1
\$\begingroup\$

I recently started game development, but one of the things that I never put much thought to was the loading of images. I'm curious as to advice for improving my current code on loading images. I'm using cocos2d in iOS code, but if you know of optimization techniques in other languages I'd like to hear that as well.

//above the @implementation
#define kZLayerBase -1
#define kOffsetImg1 (-50)
#define kOffsetImg2 (50)
#define kPositionXImg1 (screenSize.width/2)
#define kPositionYImg1 (screenSize.height/2)
#define kPositionXImg2 kPositionXImg1
#define kPositionYImg2 kPositionYImg1
#define kWidthImg1 100
#define kHeightImg1 100
#define kWidhtImg2 100
#define kHeightImg2 100

//...

//individually
-(void)loadImages1{
    CGSize screenSize = [[CCDirector sharedDirector] winSize];

    CCSprite *img1 = [CCSprite spriteWithFile:@"img1.png"];
    [img1 setPosition:ccp(kPositionXImg1, kPositionImg1)];
    [self addChild:img1 z:kTagLayerBase];

    CCSprite *img2 = [CCSprite spriteWithFile:@"img2.png"];
    [img2 setPosition:ccp(kPositionXImg2, kPositionImg2)];
    [self addChild:img2 z:kTagLayerBase];

}

//using a sprite sheet
-(void)loadImages2{
    CCSprite *img1 = [CCSprite spriteWithFile:@"img.png" rect:CGRectMake(kWidthBean*0, kHeightBean*0, kWidthBean, kHeightBean)];
    [img1 setPosition:ccp(kPositionXImg1, kPositionImg1)];
    [self addChild:img1 z:kTagLayerBase];

    CCSprite *img2 = [CCSprite spriteWithFile:@"img.png" rect:CGRectMake(kWidthBean*1, kHeightBean*0, kWidthBean, kHeightBean)];
    [img2 setPosition:ccp(kPositionXImg2, kPositionImg2)];
    [self addChild:img2 z:kTagLayerBase];       
}

As you can see in loadImages1, I've basically just made 2 images, and loaded them separately.

I'm curious on your input on this:

  • Is this slow or a bad way to load images?
  • Is there some sort of sprite cache in cocos2d?
  • If this wasn't using ARC, does this ever pose a memory problem?

As you can see in loadImages2, I tried having a sprite sheet and loading from there.

I'm curious:

  • Is this better way to load images than the first?
  • Is there a way to load the picture at once and then just pick out segments of it? The code seems to keep reloading the same image.
\$\endgroup\$
1
\$\begingroup\$

is this slow or a bad way to load images?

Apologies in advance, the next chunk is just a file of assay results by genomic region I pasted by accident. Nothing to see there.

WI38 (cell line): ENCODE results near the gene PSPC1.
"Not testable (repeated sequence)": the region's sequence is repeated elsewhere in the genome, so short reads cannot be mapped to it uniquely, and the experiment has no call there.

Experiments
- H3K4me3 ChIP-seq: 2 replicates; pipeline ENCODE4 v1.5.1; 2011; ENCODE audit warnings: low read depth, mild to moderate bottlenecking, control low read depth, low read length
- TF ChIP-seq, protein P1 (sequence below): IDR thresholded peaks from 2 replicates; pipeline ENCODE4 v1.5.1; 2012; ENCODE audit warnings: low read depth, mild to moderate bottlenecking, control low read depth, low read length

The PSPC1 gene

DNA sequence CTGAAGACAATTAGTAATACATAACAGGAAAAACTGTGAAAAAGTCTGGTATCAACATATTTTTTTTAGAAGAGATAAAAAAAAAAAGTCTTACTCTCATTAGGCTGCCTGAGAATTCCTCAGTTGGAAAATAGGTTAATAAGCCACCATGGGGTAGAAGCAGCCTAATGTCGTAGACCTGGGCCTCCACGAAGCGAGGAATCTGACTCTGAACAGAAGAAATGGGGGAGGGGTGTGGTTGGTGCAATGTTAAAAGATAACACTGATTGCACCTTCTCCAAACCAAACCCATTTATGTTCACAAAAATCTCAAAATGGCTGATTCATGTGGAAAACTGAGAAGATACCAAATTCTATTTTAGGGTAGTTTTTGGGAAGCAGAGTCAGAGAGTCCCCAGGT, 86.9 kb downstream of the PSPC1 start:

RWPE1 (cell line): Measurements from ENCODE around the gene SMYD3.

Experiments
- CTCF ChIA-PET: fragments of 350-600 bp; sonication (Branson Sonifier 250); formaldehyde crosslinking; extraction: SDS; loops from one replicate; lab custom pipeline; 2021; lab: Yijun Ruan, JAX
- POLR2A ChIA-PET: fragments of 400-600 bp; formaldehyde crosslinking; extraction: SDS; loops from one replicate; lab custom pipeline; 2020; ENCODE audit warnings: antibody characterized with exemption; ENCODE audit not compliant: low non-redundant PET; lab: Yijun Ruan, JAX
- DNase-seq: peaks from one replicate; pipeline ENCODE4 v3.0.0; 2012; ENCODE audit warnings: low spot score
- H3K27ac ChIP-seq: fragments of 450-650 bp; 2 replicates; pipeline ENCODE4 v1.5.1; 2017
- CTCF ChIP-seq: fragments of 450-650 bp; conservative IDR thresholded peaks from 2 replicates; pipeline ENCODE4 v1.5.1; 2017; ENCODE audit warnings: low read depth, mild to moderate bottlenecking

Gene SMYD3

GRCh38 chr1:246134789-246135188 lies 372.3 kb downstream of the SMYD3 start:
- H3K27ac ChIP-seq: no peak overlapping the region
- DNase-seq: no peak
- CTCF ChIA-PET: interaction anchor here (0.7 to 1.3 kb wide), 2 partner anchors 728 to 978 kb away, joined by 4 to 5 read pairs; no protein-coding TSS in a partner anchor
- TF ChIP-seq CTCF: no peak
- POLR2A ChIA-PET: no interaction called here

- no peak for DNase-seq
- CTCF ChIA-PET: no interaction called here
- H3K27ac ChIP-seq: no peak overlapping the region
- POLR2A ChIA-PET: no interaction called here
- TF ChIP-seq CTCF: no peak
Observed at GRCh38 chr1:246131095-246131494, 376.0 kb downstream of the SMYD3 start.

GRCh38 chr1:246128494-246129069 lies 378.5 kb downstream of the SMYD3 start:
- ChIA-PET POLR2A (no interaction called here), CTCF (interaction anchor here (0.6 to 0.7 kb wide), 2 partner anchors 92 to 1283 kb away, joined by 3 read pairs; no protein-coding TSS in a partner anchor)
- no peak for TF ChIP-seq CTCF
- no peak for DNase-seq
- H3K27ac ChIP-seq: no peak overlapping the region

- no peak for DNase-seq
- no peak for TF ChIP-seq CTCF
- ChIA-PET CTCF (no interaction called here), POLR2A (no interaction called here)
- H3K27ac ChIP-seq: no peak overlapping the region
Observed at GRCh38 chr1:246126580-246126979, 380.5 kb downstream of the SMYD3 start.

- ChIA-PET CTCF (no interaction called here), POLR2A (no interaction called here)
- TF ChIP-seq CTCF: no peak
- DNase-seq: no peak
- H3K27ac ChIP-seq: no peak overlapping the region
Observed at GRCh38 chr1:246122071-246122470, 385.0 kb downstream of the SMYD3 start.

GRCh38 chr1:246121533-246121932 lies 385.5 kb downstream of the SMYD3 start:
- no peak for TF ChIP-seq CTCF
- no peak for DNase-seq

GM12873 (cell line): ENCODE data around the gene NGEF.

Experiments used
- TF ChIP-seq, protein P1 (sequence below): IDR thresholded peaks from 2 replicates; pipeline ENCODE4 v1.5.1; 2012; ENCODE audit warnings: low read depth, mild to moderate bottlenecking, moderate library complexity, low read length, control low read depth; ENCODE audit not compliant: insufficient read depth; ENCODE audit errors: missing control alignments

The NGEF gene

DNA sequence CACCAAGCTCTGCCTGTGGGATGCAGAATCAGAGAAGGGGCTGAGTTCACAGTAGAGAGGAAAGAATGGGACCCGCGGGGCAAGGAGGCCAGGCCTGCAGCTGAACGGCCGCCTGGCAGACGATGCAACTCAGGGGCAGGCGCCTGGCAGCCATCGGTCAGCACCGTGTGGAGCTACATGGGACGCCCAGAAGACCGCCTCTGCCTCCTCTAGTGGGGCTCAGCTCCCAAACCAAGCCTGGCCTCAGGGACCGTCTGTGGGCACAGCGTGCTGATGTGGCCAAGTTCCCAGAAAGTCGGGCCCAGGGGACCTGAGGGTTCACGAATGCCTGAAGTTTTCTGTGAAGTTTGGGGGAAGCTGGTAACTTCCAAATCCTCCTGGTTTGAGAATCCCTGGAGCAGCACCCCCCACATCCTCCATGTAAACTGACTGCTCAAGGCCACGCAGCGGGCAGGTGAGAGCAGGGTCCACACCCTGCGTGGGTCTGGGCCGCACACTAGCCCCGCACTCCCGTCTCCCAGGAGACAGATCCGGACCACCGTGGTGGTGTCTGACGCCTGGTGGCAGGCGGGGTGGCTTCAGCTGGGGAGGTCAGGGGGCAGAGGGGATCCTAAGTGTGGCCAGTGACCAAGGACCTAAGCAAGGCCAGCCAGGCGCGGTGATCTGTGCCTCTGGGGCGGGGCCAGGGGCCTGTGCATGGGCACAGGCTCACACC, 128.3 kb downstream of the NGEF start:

Actually, yes and no. Cocos-2d goes the smart route and caches your sprite image internally, which makes the sprite's image not only re-useable, but it drastically speeds up the next time the method is called during program execution (it doesn't have to read an image off the disk into memory).

At the same time, you have access to sprite-sheet optimizations, so why not use them? It's much cheaper to load a large sprite sheet of 10-20 sprites, than to query the disk and load 10-20 images.

is there some sort of sprite cache in cocos2d?

See above. The class is called CCTextureCache, and it actually does some very low-level caching of the image (depending on your version of Cocos, it should even drop into OGL territory).

if this wasn't using ARC, does this ever pose a memory problem?

Actually, no. Convenience constructors (+[CCSprite spriteWithFile:]) are supposed to return autoreleased objects under MRC. Your local variables would be owned by you (0 -> 1), then autoreleased and crushed when they fell out of scope (1 -> 0).

is this better way to load images than the first? is there a way to load the picture at once and then just pick out segments of it? the code seems to keep reloading the same image

No, and Yes (respectively). I will direct you to one Ray Wenderlich, who has written more thoroughly on the subject than I.

A note on #defines

Defines are ultimately abstractions away from text. They are not magic, they are not intrinsic, and they are not smart. If you want truly good constants (which is really what you are using), define them as

static CGFloat const myVarName = someConstValue;

Although, kPositionXImg1 and kPositionYImg1 cannot be made into compile-time constants by definition, those can stay defined, however it would be quite a bit more readable to just eliminate the macro altogether and inline it.

\$\endgroup\$
  • \$\begingroup\$ Wow. thanks so much for your answer, this explains a lot!! the only reason i haven't accepted is to wait a little while to see if anyone else is going to give it a shot, but this is pretty darn awesome, thanks!! \$\endgroup\$ – David T. Nov 21 '12 at 20:57

Your Answer

By clicking “Post Your Answer”, you agree to our terms of service, privacy policy and cookie policy

Not the answer you're looking for? Browse other questions tagged or ask your own question.